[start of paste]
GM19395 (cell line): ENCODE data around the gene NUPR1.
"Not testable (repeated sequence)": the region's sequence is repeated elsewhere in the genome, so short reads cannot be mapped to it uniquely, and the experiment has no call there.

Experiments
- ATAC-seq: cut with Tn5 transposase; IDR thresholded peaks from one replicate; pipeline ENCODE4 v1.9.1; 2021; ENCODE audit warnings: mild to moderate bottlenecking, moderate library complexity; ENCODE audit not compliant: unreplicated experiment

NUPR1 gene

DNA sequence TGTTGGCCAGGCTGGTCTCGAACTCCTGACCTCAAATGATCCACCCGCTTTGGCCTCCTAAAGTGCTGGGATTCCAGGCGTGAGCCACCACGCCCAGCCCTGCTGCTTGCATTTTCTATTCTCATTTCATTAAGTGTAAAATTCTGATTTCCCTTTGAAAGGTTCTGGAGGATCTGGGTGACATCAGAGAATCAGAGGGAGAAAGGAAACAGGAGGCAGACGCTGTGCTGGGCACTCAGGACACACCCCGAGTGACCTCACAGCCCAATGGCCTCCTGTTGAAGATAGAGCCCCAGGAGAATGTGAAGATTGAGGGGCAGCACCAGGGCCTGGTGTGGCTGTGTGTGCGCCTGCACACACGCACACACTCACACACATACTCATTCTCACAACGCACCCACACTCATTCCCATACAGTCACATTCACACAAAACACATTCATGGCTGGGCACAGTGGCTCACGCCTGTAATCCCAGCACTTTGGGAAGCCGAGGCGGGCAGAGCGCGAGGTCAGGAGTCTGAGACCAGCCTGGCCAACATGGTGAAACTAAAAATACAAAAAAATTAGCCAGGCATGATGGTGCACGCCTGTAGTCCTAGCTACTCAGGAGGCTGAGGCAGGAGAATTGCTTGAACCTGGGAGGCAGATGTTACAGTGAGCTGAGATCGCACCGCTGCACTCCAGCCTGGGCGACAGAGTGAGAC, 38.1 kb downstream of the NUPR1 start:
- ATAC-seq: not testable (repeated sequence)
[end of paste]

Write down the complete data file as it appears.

GM19395 (cell line): ENCODE data around the gene NUPR1.
"Not testable (repeated sequence)": the region's sequence is repeated elsewhere in the genome, so short reads cannot be mapped to it uniquely, and the experiment has no call there.

Experiments
- ATAC-seq: cut with Tn5 transposase; IDR thresholded peaks from one replicate; pipeline ENCODE4 v1.9.1; 2021; ENCODE audit warnings: mild to moderate bottlenecking, moderate library complexity; ENCODE audit not compliant: unreplicated experiment

NUPR1 gene

DNA sequence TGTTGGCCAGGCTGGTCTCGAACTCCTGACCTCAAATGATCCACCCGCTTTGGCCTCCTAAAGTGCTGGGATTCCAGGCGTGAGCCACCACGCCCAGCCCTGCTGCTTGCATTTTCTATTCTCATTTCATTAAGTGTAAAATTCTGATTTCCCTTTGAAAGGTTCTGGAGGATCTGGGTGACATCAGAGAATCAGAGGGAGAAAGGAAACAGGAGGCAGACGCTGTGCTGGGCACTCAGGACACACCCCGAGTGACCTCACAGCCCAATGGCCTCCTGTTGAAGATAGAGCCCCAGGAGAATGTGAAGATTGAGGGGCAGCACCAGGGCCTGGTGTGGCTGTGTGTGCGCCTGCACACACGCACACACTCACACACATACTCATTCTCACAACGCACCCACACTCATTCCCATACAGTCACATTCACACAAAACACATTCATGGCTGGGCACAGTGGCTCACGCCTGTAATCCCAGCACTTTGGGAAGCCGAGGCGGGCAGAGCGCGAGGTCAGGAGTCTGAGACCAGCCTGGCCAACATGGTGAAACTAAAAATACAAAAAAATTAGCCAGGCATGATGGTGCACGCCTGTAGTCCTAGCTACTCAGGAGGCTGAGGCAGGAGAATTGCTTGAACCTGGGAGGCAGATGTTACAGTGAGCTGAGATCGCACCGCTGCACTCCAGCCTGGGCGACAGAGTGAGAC, 38.1 kb downstream of the NUPR1 start:
- ATAC-seq: not testable (repeated sequence)